Women are so gifted. We are so blessed. We bear and raise children. We make homes; we all have the gifts of the Holy Spirit. We were created for men! In other words, men need women! Are we so blind that we do not see how important a role we play in this realm? Someone allowed the devil to convince her that to bear and raise a child, to cook for a family, to tend a home, is beneath a woman. We don’t see men stressing out because they cannot carry or bear children. Yet women focus on the one thing the Lord tells them to stay away from – authority over a man, in the home and in the church. We can still write books. We can still teach women. We can prophesy. We can still pray and serve. We can lead in business and elsewhere. What is the problem?
Of course there’s the very disturbing feminism connection.
I remember the time when I decided to research this issue for myself. I was taking classes in American History as well as poetry. Feminism came up a lot. I remember realizing that I had never really heard any female names among the Luthers, Augustines, Wesleys, Calvins, and the many other men of God. Now I may not necessarily agree 100% with the doctrines of all these men, but any reasonable person will agree that they made an impact on Christianity. I had definitely heard of priestesses, but this was never in a positive manner.
I looked it up. Voila! Right in front of me. Don’t take my word for it! Research this yourself. Find out when this woman pastor phenomenon became a fad, and what else was going on around that time. Ask yourself: What was wrong with the church during the long period between the date of Christ’s ascension and the 19th-20th centuries? I do not think I have heard of more than five female pastors in that entire time period – and five is an inflated number, believe it or not; the one whose name I do not remember was actually mentioned to me by a friend who said that there indeed were female pastors in that period. So what happened throughout those many centuries? Was it that the women in the past did not know their rights? Surely Wesley’s mother, who prayed all her children into salvation, for instance, could easily have pastored a successful church? Were these women just so subdued, oppressed, and foolish that they had no idea that they were also called to be pastors? What is it that they saw sitting down that this generation refuses to see from atop a redwood tree?
What happened between then and now?
It’s simple, time passed. We are smack-dab in the middle of the last days. These are the days when [wo]men, have itching ears, refuse to endure sound doctrine and heap up to themselves teachers who will say things that soothe them. I wish the ladies would understand that the place to go after hearing things like this is not to fellow women pastors who will tell them emotional stories. Go to the Source; go to the Bible. The fact that something is “normal” or commonplace does not make it right. Obviously, the way things are going in these crazy times, homosexuality is going to be “normal” very soon, and coming generations will think previous ones are very confused for even imagining that homosexuality is not right. It would not surprise me if someone were offended by the fact that I have said “homosexuality is going to be normal” – “So are you saying it is not?” they might ask.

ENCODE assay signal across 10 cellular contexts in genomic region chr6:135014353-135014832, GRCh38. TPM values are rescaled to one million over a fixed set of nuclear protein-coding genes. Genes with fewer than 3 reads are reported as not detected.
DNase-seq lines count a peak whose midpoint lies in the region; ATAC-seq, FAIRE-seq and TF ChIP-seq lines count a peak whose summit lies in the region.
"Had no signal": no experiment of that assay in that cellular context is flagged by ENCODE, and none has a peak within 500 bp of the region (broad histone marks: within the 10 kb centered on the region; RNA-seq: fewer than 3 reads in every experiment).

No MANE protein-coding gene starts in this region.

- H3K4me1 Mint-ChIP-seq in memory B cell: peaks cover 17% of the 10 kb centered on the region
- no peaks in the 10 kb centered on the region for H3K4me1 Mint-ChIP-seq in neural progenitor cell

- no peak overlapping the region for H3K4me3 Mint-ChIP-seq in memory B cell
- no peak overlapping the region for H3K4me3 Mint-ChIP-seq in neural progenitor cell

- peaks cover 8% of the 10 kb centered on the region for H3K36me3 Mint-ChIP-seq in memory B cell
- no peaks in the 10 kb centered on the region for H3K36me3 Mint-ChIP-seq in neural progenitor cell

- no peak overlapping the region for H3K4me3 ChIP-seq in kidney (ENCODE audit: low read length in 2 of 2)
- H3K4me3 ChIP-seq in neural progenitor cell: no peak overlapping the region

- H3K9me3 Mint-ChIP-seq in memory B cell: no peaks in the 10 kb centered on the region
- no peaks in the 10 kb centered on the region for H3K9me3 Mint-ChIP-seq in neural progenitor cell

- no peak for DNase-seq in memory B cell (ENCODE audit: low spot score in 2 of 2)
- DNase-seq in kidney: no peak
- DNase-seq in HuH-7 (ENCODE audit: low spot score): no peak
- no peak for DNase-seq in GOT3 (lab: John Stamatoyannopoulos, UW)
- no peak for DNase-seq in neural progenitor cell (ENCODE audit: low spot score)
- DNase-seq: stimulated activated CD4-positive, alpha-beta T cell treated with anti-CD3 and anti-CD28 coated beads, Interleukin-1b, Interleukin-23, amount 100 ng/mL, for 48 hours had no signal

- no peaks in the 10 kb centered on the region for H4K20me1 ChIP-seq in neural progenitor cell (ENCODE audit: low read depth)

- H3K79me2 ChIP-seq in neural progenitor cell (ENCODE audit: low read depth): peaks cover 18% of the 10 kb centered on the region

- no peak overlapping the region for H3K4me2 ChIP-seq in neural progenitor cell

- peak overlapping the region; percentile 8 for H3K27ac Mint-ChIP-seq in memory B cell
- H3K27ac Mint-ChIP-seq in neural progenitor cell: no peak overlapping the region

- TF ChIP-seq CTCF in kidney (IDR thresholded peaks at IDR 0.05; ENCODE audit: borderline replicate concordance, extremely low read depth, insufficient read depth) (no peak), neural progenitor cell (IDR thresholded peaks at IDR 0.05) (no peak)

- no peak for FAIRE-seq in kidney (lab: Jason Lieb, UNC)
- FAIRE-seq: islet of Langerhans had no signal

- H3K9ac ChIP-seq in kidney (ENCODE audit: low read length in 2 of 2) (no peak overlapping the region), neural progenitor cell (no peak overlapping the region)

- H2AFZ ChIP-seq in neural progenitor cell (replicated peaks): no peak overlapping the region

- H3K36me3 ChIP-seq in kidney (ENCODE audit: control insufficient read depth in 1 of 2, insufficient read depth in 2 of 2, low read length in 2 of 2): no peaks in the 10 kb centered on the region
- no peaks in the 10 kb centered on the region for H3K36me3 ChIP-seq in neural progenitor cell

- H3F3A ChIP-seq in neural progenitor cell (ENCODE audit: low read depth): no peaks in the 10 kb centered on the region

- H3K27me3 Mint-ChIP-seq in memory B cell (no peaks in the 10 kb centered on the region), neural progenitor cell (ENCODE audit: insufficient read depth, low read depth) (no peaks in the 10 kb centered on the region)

Someone might say, “It is because we are living in the last days that it is okay for women to pastor churches! We need everyone who can preach to do so!” I have heard several times, “Just watch the fruit! By their fruits you shall know them!” Okay… well, fruit #1: Disobedience! What now?
I know this post is long (and a little lazy too, frankly), and yet I feel like I have only just scratched the surface. I did not go to theology school, and I cannot use big words to demonstrate my points (nor do I care to, frankly, because these big, fluffy theological words were not there for me when I needed healing and American doctors had no solutions for me, for instance). Someone might say I am forsaking my calling to live in a pulpit. I have come to abhor, and I strictly forbid and refuse to respond to, nicknames like “Pastor Pea” and “Musumba Paula” because they are deception.
I hope this post helps someone. Because of my stand on this issue, I’ve been accused of everything from being judgmental and legalistic to being too fearful to take up the call of God on my life. I personally made a decision based on scripture, which should very much be taken within its context but without twisting that context to suit our own fleshly agendas. I am fully persuaded about my position. I want to say that I hope all women who are pastors are convinced, beyond a shadow of a doubt, that they are called by God to be in their positions as well. Because on that Day, nobody will care about things like video views and having a show on prime time television. Heels and acrylic nails will melt into nothingness. Obedience is better than sacrifice, the Word says.